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Fourteen years after the publication of the first edition of this influential book, the evidence is even stronger that human economies are overwhelming the regenerative capacity of the planet. This book explains why long-term economic growth is infeasible, and why, especially in advanced economies, it is also undesirable. Simulations based on

real data show that managing without growth is a better alternative.

The book tells how the recent idea of economic growth emerged from the idea of

progress, itself only a few hundred years old. Many reasons for questioning growth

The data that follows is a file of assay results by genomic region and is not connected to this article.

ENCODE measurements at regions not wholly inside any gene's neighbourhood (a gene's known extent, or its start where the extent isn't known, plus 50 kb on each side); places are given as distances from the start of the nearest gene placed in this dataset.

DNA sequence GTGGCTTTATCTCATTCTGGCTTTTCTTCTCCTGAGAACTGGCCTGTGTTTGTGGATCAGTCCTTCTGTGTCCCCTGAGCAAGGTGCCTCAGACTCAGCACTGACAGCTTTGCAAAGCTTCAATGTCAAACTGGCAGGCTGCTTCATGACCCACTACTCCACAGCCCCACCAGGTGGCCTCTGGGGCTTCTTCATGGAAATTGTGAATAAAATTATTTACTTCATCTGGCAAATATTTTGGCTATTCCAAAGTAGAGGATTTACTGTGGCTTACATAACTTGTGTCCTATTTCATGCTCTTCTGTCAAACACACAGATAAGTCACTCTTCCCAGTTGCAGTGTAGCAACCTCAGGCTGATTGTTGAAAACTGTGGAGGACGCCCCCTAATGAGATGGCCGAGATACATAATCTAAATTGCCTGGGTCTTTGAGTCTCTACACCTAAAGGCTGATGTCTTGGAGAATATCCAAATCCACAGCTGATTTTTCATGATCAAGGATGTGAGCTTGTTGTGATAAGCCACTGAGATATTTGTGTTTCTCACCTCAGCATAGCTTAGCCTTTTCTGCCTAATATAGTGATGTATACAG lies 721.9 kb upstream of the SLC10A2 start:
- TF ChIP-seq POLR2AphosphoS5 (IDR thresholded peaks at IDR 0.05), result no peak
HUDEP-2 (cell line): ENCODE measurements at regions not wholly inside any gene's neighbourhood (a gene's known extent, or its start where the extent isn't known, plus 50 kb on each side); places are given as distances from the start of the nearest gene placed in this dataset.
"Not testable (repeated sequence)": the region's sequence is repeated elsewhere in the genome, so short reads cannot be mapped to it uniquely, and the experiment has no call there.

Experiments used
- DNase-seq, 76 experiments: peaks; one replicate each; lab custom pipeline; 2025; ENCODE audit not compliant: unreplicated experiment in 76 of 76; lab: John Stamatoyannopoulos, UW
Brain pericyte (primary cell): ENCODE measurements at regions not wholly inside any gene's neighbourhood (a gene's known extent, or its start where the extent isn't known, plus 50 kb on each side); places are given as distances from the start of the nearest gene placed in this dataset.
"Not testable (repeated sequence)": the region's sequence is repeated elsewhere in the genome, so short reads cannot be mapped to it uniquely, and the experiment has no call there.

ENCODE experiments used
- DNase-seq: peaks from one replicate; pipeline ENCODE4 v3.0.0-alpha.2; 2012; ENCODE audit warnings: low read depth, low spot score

are given based on an extensive review of the data as well as on conceptual and

methodological considerations. The experience of growth in several countries is

documented, compared and found wanting.

Possibilities for managing without growth in high income economies are simulated

with a new, comprehensive systems model with many novel features. Three 50

year scenarios are compared: a base case, an ambitious greenhouse gas reduction

scenario, and a sustainable prosperity scenario with broader environmental

objectives, reduced income inequality, shorter working hours and the cessation of

economic growth. The book closes with a review of policies to make this scenario a

reality.

 

This updated book is a valuable resource for a broad academic audience, including

students and researchers in economics, environmental studies, environmental

science, business studies, and geography, as well as social justice groups and NGOs concerned with the environment, inequality and employment.